Let us work through an example of when you would combine education and work experience to determine if the durational requirement of a job was met. We will use the job of an elementary school teacher.

  1. First, I googled, “Dictionary of Occupational Titles Elementary School Teacher” and found this page.
  2. As you can see at the bottom of that page, the Dictionary of Occupational Titles assigned an SVP of 7 to elementary school teacher.
  3. Looking at the chart above we can see that it takes about 2-4 years to learn this job.
  4. If the teacher has a 4-year college degree, which counts for 2 years of SVP, a masters degree, which counts for 1 year of SVP and 1 year of teaching experience, the adjudicator would determine that the claimant did the job long enough to learn it unless there was evidence to the contrary.

Was My Past Work, Unskilled, Semi-Skilled or Skilled?

In short, unskilled work is SVP 1 and 2. Semi-skilled work is SVP 3 and 4. Skilled work is 5 and above. You can use this information to classify your past work. For instance, in our example above, the teacher position, which has an SVP of 7, is considered skilled work. This is all you really need to know to classify PRW; however, the following definitions are worth at least being familiar with.

Unskilled Work

Requires little or no judgment to do simple duties that can be learned on the job in a short period of time (30 days or less).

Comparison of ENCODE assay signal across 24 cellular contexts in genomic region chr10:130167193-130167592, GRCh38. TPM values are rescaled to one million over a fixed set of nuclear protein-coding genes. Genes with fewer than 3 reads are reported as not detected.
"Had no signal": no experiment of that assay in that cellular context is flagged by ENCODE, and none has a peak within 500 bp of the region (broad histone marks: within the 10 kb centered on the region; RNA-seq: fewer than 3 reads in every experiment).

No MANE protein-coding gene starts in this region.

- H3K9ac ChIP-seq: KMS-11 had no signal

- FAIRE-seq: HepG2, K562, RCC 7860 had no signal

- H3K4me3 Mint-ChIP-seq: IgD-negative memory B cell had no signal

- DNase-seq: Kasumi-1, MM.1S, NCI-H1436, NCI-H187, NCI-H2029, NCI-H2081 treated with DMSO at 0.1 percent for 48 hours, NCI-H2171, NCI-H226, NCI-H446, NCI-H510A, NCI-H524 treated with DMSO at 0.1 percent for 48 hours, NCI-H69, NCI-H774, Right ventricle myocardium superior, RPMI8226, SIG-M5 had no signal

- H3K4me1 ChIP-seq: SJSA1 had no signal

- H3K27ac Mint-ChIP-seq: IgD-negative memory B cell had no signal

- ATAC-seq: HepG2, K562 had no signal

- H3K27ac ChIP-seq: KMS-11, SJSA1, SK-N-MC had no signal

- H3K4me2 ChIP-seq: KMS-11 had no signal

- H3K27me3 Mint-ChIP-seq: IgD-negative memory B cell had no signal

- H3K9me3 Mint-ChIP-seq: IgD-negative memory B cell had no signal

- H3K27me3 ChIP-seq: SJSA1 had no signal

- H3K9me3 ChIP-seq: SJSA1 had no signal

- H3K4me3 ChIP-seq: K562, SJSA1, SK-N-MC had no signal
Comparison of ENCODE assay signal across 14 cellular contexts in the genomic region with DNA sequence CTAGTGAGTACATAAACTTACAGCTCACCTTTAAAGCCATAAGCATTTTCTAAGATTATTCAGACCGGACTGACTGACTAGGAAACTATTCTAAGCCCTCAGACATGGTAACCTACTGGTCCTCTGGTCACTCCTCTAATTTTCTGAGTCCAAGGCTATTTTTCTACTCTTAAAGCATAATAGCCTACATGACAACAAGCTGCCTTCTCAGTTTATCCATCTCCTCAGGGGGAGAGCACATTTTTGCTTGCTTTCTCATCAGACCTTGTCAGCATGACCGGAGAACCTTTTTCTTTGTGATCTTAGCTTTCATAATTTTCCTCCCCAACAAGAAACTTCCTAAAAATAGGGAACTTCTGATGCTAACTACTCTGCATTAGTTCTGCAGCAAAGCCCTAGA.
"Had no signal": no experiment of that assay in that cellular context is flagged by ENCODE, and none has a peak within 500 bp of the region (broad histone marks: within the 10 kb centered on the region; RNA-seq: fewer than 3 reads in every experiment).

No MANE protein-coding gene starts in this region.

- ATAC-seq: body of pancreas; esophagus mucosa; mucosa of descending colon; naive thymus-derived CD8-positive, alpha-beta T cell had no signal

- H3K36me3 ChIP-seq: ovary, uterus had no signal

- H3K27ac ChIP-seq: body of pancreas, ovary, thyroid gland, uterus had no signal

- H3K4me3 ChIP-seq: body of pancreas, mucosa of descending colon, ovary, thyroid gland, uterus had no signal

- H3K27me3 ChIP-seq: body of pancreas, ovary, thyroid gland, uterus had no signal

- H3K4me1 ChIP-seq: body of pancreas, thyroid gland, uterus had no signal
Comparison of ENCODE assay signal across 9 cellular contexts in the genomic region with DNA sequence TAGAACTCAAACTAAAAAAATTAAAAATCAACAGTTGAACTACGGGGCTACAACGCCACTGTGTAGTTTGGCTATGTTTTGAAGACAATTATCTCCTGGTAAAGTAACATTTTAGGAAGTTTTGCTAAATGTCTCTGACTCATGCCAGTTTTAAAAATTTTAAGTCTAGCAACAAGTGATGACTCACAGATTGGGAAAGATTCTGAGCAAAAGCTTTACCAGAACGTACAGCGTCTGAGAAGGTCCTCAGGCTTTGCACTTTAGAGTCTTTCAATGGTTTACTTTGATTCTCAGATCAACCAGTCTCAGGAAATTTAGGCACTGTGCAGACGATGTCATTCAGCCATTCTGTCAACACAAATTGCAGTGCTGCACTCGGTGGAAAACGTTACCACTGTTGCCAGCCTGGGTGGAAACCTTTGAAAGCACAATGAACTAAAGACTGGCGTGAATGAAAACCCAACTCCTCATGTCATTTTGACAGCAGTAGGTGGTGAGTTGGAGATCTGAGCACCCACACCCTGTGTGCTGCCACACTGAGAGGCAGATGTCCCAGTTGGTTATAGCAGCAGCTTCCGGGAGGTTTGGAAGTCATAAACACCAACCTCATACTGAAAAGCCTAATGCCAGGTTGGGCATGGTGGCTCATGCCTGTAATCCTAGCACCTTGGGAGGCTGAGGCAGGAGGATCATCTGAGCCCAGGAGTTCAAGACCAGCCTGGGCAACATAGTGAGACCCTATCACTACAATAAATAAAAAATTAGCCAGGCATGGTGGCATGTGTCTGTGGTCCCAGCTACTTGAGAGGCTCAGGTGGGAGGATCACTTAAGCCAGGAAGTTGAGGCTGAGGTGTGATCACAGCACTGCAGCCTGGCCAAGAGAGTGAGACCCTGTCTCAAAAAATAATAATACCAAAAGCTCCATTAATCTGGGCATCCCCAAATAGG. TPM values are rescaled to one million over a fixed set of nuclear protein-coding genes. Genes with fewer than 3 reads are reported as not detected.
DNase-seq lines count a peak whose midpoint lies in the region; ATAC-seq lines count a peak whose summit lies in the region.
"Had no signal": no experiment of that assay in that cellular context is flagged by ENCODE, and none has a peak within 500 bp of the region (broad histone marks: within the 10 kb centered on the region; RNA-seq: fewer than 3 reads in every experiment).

Semi-Skilled Work

The definition of semi-skilled work does us very little good. Semi-skilled jobs are more complex than unskilled work and less complex than skilled work. SSA will say that semiskilled jobs ‘may require alertness and close attention…coordination and dexterity…as when hands or feet must be moved quickly to do repetitive tasks.” The easiest way to determine whether or not a job is semi-skilled is to look it up in the Dictionary of Occupational Titles and find the SVP number.

Skilled Work

Skilled work requires high levels of judgment and adaptability. It involves setting goals or making plans. One must be able to understand, carry out and remember complex instructions. These jobs encompass abstract ideas and problem-solving. Finally, specific vocational preparation skilled job functions require knowledge of principles and processes of an art, science, or applied trade and the ability to apply that knowledge in a proper and approved manner. Armed with the knowledge of which jobs are PRW and the skill level of that past work, a determination as to the transferability of skills must now be made.

 

FAQ for PRW

What Is PRW and How Is It Determined?

PRW is Previous Work Experience, but the acronym "PRW" is used because we commonly refer to this as past relevant work. First, you must determine what jobs you've had that count in this experience. Then, you must determine the skill levels of those jobs. Last, you must know if skills were obtained from that PRW and whether or not those skills are transferable to other work.

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June 10, 2021

Written by TC Newlin

TC is a disability litigator and one of the managing partners in the Social Security Disability Department at Fleschner, Stark, Tanoos & Newlin. He has had the pleasure of helping thousands of people obtain the benefits they so desperately need.